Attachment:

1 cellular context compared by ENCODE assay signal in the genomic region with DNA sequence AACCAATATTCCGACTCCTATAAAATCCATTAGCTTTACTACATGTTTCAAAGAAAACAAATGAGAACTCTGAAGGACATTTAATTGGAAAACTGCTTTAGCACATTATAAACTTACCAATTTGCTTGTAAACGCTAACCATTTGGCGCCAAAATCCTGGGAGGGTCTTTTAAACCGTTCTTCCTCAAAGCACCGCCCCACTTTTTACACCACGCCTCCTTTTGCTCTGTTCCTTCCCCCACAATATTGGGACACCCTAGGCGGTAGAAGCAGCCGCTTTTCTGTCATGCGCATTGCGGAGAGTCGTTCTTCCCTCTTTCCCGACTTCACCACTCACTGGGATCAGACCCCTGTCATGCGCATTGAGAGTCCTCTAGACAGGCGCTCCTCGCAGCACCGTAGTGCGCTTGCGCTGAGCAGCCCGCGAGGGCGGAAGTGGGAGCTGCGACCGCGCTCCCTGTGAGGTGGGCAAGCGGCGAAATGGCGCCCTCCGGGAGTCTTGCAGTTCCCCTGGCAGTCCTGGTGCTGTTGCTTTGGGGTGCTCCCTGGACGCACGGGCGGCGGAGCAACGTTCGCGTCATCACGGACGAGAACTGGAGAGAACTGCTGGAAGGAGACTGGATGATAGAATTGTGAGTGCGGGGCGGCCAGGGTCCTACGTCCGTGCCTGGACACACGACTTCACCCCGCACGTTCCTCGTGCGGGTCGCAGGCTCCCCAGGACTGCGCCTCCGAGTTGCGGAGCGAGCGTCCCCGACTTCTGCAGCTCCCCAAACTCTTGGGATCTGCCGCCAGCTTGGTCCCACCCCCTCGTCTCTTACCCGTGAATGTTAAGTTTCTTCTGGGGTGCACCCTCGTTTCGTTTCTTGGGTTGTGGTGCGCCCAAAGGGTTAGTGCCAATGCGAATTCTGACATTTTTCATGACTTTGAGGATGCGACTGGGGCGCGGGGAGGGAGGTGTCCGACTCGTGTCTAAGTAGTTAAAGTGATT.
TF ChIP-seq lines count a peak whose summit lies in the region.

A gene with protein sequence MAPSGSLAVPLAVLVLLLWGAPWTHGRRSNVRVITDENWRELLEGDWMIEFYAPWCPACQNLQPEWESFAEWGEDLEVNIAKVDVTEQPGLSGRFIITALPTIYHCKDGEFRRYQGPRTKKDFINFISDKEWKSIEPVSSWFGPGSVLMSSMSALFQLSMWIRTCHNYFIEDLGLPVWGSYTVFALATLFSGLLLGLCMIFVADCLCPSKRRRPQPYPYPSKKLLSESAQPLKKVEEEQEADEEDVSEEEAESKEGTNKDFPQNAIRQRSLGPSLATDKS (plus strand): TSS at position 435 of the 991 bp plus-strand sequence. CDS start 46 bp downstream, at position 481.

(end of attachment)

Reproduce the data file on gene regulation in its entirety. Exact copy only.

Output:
1 cellular context compared by ENCODE assay signal in the genomic region with DNA sequence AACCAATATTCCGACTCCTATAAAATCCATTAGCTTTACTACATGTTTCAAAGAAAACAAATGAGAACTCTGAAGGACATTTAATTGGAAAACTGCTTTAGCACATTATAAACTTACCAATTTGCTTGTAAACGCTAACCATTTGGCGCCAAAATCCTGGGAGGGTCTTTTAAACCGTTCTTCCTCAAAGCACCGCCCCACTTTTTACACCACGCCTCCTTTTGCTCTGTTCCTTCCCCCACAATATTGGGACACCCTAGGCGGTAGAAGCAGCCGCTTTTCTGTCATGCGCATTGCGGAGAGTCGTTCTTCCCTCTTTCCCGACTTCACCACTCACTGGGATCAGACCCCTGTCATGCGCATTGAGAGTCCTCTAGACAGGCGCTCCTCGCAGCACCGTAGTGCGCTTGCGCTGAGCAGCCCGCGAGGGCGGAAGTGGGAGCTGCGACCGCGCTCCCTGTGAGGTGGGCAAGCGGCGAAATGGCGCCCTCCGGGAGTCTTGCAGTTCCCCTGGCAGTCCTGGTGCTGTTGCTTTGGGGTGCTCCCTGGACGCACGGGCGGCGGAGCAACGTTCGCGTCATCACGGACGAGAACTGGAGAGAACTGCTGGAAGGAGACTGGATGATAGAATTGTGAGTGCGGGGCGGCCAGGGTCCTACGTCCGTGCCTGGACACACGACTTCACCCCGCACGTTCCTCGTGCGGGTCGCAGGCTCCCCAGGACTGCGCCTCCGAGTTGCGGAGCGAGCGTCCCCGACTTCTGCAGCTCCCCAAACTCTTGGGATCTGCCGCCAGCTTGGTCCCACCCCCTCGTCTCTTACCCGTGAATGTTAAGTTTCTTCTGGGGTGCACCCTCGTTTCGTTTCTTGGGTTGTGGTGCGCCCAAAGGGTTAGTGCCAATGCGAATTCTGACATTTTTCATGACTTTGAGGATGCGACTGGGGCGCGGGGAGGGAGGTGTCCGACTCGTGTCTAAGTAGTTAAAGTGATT.
TF ChIP-seq lines count a peak whose summit lies in the region.

A gene with protein sequence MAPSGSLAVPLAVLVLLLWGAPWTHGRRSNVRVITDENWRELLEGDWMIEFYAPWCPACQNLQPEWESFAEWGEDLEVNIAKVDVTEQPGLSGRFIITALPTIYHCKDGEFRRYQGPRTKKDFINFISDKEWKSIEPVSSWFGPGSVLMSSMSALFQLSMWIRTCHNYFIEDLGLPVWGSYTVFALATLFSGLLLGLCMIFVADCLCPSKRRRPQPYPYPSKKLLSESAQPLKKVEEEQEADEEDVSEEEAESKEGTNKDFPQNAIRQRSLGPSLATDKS (plus strand): TSS at position 435 of the 991 bp plus-strand sequence. CDS start 46 bp downstream, at position 481.